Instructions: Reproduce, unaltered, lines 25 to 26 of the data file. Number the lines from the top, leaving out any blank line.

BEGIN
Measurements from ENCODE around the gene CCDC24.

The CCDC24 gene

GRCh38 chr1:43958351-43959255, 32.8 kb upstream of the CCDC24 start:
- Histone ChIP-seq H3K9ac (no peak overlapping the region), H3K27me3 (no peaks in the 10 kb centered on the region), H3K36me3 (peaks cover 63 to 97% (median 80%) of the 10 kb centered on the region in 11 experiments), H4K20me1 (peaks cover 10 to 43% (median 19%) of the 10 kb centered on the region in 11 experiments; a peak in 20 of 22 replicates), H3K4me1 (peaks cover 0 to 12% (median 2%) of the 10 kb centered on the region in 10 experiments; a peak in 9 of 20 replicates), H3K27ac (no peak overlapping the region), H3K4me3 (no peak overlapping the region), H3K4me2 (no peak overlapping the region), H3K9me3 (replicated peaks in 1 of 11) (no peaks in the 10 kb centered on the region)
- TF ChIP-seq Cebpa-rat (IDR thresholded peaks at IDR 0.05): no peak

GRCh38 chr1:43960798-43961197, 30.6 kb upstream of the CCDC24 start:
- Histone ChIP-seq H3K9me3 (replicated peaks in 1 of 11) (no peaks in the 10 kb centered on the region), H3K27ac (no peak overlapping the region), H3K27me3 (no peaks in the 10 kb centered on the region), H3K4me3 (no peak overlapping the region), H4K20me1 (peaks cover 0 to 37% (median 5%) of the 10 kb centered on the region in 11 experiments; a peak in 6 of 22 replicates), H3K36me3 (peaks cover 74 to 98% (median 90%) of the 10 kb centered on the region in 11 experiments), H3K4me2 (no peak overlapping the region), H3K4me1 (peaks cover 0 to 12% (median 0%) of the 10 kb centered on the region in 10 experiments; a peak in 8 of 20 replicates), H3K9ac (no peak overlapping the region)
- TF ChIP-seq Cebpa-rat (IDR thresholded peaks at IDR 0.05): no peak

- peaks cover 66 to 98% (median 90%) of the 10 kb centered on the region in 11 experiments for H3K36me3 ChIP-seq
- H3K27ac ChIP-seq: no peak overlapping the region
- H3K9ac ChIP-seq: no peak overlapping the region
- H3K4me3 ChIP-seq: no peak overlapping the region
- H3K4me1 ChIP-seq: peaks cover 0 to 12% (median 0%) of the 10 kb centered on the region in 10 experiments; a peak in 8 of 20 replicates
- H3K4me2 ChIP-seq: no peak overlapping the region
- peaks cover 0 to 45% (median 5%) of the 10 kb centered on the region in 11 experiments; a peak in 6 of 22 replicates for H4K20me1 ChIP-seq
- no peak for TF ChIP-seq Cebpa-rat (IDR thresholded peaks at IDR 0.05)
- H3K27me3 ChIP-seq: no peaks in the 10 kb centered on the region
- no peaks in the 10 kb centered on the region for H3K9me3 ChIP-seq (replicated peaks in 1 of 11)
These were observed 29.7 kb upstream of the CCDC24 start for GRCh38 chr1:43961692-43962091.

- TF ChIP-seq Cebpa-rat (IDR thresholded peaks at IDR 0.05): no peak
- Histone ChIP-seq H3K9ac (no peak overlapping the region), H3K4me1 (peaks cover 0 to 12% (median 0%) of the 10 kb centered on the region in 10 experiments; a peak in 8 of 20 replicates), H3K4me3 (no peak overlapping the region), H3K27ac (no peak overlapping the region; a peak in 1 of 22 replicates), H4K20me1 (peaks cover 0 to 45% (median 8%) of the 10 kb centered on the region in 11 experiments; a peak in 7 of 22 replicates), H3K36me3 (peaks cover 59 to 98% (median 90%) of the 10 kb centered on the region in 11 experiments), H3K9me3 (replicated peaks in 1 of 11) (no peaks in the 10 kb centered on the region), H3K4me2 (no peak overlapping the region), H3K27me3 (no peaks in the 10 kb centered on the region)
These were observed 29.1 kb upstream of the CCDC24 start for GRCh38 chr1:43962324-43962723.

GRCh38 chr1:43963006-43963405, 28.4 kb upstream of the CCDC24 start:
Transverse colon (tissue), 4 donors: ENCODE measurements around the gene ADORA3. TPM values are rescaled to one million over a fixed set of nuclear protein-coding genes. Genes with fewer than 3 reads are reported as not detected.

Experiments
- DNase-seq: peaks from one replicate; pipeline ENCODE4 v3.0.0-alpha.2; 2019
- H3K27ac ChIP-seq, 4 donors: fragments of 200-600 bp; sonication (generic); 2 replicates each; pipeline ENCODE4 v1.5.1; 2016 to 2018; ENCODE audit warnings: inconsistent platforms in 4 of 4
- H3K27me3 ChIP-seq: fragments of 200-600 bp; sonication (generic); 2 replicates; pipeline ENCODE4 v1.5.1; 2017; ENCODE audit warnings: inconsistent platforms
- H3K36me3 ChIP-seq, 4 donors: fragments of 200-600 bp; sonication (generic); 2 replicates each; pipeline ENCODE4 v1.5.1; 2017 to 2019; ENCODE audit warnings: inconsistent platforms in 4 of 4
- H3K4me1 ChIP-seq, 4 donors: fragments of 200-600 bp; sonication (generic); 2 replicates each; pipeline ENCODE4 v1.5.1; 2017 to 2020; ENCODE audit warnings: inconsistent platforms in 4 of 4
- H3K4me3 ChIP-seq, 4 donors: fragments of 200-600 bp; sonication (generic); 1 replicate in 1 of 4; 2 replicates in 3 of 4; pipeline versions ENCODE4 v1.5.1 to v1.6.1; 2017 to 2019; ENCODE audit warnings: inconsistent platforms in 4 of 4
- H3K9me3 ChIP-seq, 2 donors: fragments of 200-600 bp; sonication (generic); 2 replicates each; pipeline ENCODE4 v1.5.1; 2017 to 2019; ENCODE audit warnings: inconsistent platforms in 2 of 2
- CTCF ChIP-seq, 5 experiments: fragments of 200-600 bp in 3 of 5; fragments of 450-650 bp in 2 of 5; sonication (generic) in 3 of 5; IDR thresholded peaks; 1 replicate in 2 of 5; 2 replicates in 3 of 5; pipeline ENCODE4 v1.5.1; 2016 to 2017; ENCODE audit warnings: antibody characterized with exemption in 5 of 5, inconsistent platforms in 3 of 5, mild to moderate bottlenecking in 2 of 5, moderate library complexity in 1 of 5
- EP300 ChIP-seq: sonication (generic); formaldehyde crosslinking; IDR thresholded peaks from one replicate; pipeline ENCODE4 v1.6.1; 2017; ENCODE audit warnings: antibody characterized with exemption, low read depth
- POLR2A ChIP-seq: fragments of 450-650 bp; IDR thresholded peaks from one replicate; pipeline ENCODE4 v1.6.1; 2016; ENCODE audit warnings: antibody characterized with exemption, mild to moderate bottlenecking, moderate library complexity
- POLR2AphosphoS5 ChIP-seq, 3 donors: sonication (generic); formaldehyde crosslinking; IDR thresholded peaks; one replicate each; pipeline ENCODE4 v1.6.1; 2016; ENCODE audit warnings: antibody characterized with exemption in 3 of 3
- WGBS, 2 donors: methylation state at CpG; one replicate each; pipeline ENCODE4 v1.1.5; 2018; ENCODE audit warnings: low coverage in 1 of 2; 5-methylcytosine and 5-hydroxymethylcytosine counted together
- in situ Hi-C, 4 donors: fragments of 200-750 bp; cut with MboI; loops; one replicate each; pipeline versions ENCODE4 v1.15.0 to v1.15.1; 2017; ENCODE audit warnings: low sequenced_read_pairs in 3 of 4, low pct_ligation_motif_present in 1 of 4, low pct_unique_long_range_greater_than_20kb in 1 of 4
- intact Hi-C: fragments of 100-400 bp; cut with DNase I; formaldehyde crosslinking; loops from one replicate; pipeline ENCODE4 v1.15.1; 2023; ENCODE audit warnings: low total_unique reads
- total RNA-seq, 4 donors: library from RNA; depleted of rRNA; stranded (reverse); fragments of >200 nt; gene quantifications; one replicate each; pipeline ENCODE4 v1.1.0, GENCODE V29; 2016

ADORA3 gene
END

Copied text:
Experiments
- DNase-seq: peaks from one replicate; pipeline ENCODE4 v3.0.0-alpha.2; 2019